This is a question about how the SQLA website works, not about SQL Anywhere.
You can read the actual question over on the StackExchange support website here: http://meta.stackexchange.com/questions/5039/why-does-google-return-hits-based-on-the-list-of-related-question-titles-but-n
I'm posting the link here in case someone in the SQLA audience has a clue about what's going wrong with Google searches...
...there are a lot of very smart people reading SQLA, and I need your help on this.
Is it Google's fault? ( fat chance on that :)
Is it StackExchange's fault? Have they messed up the sitemap?
Is it my fault, as SQLA administrator, for not doing something I should be doing? I have been told that it is not necessary for me to create a sitemap for Google, but I'm not so sure.
The bottom line is this: Simple searches using google.com don't work, neither do searches using the "custom search engine" (see "Search SQLA" at the top right).
And in case you haven't noticed, the official StackExchange search (in the grey link bar above) is really, truly, profoundly awful. Not sure, but it might be doing a SQL LIKE, it's that bad.
Anyway, if Google search can't be made to work, SQLA is doomed.
More discussion: I'm guessing here, but it's my impression there are two different algorithms in use by StackExchange: One algorithm matches entire questions and answers to come up with a "Related" list. That algorithm isn't very good. The list will not be missed IMO.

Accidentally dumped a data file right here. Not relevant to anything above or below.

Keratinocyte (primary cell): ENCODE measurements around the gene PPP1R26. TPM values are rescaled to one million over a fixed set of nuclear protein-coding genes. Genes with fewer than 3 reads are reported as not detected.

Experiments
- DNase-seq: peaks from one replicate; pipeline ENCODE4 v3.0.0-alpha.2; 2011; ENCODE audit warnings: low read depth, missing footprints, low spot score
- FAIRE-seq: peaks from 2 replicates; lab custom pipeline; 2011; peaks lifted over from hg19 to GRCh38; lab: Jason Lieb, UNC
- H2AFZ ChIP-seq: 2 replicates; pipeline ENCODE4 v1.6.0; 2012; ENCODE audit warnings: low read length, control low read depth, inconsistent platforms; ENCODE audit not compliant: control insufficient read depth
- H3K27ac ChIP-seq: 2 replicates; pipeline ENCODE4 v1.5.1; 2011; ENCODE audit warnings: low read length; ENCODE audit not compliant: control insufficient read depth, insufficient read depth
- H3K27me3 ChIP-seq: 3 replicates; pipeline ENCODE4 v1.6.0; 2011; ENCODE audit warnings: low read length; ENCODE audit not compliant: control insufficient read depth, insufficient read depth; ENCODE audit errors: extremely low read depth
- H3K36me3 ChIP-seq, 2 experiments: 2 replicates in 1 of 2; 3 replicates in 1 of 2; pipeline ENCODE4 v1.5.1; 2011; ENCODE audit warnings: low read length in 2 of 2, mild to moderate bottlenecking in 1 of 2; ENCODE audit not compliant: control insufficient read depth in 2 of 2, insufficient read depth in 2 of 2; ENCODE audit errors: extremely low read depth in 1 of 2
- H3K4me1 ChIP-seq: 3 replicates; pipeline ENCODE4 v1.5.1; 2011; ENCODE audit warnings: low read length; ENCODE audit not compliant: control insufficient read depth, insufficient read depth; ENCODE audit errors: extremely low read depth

The other algorithm is used when you start a new Question and it matches your proposed Title with other titles to come up with the "Related Questions" list.
I think the second algorithm is wonderful... I often type in a title just to do a search, when I have no intention of actually asking a question.
To answer Volker's question in the comments, yes, I have just gone ahead with the display:none trick. It will take a very long time ( days, even :) to determine if it improves (or even affects) the Google search.
One thing I am concerned about, however: Will Google interpret the mere presence of display:none as evidence of evil-doing on my part, and stop indexing SQLA altogether. Don't laugh! It is a huge topic of debate out there in SEO land.
The good news is, display:none is the technique suggested by a high-rep person on the StackExchange meta site. Just to be sure, I have asked the question here: http://meta.stackexchange.com/questions/5077/will-google-interpret-displaynone-as-evidence-of-evil-doing
answered 05 Aug '10, 16:13